I'm a very big believer in personal responsibility, contributing circumstances, and consequences...rather than blame. But then, I've never seen blame achieve anything worthwhile.

Have a conversation (in Australia, we'd call it a Royal Commission - not sure what it would be called in the US) - while ensuring it considers all the contributing circumstances. That way, true improvements can be reached (if of course, the government has the will to implement them)
0 Replies
 
jespah
 
  3  
Reply Wed 17 Oct, 2018 06:30 am
Interesting article. I imagine it would help to have high standards training required for all. Not just marksmanship, but also psychology, communications, training in how to negotiate, etc. Provide more tools for the cops on the line and I don't mean tanks.
McGentrix
 
  2  
Reply Wed 17 Oct, 2018 06:58 am
The militarism of the police force should concern everyone. We no longer live in a country where the police work for and protect the people and have become a force to feed the for=profit prison system in America. There is a growing movement of "1st amendment auditors" roaming the country filming police in their duties and they are regularly stopped and have thier rights violated all in the meaningless search for more prisoners.

I think that the people I feel most bad for are blacks in America and the way they are treated by police. I have no idea how I would handle a random stop and frisk based solely on my skin color.

Its these reason's I feel that qualified immunity needs to change. Not go away entirely, but needs to be put in its proper place. Too many times bad police are covered up by "policy" that says the officer was within the bounds of procedure.



Unbelievable.
0 Replies
 
oralloy
 
  -3  
Reply Wed 17 Oct, 2018 04:03 pm
Some of these cases I am unfamiliar with. However, police can hardly be blamed for defending themselves when someone shoots at them, or appears to go for a weapon, or is trying to kill them with their bare hands.

SWAT raids are indeed incredibly dangerous. There is a grave risk that innocent people will be killed, and even a risk that a police officer will be killed by someone who thinks he is being attacked by criminals. SWAT raids are used way too much in America, and we should dramatically curtail them and only use them when there is a serious danger to someone's life.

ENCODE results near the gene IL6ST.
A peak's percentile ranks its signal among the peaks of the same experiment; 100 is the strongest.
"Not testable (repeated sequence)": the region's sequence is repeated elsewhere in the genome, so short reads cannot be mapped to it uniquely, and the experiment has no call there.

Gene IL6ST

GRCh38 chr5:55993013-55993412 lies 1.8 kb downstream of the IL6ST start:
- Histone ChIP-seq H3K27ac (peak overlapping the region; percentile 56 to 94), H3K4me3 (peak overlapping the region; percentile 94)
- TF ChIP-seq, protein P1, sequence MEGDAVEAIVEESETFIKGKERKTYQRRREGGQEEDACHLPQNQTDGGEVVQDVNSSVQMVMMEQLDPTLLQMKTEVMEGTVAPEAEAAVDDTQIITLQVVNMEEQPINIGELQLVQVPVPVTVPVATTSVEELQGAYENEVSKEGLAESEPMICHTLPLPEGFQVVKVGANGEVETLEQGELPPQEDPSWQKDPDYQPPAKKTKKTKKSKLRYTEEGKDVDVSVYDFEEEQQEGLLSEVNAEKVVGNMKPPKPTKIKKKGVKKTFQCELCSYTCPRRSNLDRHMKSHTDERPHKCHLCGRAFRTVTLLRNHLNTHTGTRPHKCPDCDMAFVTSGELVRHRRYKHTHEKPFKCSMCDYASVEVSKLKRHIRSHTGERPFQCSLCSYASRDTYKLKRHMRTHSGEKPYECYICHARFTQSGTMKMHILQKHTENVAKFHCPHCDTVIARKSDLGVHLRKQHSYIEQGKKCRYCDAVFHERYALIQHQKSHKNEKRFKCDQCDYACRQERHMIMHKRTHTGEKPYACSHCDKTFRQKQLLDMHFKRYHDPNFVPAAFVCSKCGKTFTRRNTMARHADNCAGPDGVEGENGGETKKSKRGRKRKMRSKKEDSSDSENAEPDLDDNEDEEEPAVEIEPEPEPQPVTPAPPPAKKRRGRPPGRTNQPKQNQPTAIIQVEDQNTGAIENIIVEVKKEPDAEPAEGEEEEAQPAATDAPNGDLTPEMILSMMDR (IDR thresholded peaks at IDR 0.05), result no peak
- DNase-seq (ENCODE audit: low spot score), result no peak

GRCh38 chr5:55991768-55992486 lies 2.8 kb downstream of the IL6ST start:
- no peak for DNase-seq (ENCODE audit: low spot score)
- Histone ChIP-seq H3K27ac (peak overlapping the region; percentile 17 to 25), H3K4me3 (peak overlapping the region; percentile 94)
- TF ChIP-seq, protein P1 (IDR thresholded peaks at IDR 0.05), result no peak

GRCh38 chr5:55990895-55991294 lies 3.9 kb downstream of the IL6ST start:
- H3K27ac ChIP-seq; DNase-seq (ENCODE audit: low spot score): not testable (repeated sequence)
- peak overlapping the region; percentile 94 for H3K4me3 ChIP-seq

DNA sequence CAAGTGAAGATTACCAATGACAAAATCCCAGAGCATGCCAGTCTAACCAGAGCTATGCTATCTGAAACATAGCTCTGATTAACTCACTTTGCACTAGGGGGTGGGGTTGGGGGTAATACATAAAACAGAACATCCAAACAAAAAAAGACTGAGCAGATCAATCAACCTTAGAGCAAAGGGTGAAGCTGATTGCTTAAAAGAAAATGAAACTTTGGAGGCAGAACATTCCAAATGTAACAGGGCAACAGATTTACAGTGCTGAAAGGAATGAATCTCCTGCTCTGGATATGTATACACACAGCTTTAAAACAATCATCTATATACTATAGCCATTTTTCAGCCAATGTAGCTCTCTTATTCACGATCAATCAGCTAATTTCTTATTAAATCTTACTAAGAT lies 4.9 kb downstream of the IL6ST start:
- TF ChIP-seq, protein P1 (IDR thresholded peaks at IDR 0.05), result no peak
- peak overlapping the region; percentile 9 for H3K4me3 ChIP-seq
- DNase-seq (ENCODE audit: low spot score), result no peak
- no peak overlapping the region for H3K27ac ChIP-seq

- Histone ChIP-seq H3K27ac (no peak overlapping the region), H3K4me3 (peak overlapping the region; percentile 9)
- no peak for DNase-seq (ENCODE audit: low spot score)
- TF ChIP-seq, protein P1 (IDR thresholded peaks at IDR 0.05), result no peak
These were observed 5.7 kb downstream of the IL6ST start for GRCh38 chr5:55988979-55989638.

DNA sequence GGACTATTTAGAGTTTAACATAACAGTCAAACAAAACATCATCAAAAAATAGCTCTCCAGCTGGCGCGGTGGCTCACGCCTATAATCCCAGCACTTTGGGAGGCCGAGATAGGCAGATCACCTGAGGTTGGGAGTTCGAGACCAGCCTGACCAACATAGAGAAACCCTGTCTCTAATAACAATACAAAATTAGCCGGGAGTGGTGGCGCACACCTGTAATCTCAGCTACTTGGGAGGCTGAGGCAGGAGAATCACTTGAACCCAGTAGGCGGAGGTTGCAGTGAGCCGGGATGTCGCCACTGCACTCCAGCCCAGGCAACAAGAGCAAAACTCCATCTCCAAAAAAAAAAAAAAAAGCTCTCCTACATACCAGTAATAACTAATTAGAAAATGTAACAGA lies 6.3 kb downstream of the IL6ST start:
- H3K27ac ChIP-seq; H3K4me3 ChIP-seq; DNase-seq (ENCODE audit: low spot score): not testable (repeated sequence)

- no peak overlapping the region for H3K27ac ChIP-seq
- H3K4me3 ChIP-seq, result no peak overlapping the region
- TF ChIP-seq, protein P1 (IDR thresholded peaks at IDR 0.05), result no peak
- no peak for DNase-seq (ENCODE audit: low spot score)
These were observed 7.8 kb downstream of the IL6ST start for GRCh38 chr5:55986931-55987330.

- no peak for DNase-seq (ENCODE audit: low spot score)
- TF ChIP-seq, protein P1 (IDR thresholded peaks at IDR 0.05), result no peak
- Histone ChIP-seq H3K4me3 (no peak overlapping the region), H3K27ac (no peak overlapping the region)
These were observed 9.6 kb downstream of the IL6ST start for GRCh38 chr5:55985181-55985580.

I can't see how the police can be faulted in the case of Andrew Finch. As I recall, the guy who made the fake 911 call is facing life in federal prison. And the guy who asked him to do it is facing 5 years in federal prison as an accessory (up to 60 years in federal prison if also convicted of conspiracy, wire fraud, and obstruction charges). It looks to me like the justice system is putting the blame in the right place.
Walter Hinteler
 
  3  
Reply Wed 17 Oct, 2018 11:46 pm
@jespah,
In my state (in a couple of other Germans [police is state's affair here]), police students have "low force controls and operations" as one module during the for the first couple of their time at college. (As well as psychology, sociology etc)
maporsche
 
  3  
Reply Thu 18 Oct, 2018 06:23 am
@oralloy,
I think almost any time an unarmed man is shot with a lethal weapon the fault lies with the office who pulled the trigger. Especially if they are not attacking the officer or another bystander. Running from the police should not be an automatic excuse to shoot either.

I also think that if someone shoots an officer entering their home unannounced (swatting) then they should have immunity from being charged with shooting the police. How were they supposed to know it was the police and not a home invasion.


I’d like to see our police officers AT LEAST have as strict of rules of engagement on our city streets as our military has in actual war zones. I’d like their rules to be more strict, but let’s start here.
McGentrix
 
  1  
Reply Thu 18 Oct, 2018 06:25 am
@Walter Hinteler,
I like that the German Landespolizei have really brightly painted car so people know they are there. Never trying to hide or be sneaky with the people.
McGentrix
 
  4  
Reply Thu 18 Oct, 2018 06:27 am
@maporsche,
maporsche wrote:

I think almost any time an unarmed man is shot with a lethal weapon the fault lies with the office who pulled the trigger. Especially if they are not attacking the officer or another bystander. Running from the police should not be an automatic excuse to shoot either.

I also think that if someone shoots an officer entering their home unannounced (swatting) then they should have immunity from being charged with shooting the police. How were they supposed to know it was the police and not a home invasion.


I’d like to see our police officers AT LEAST have as strict of rules of engagement on our city streets as our military has in actual war zones. I’d like their rules to be more strict, but let’s start here.


Huh. We agree on something after all.
0 Replies
 
Walter Hinteler
 
  2  
Reply Thu 18 Oct, 2018 06:39 am
@McGentrix,
The current models (BMW 3) ...

https://i.imgur.com/sLHGrZq.jpg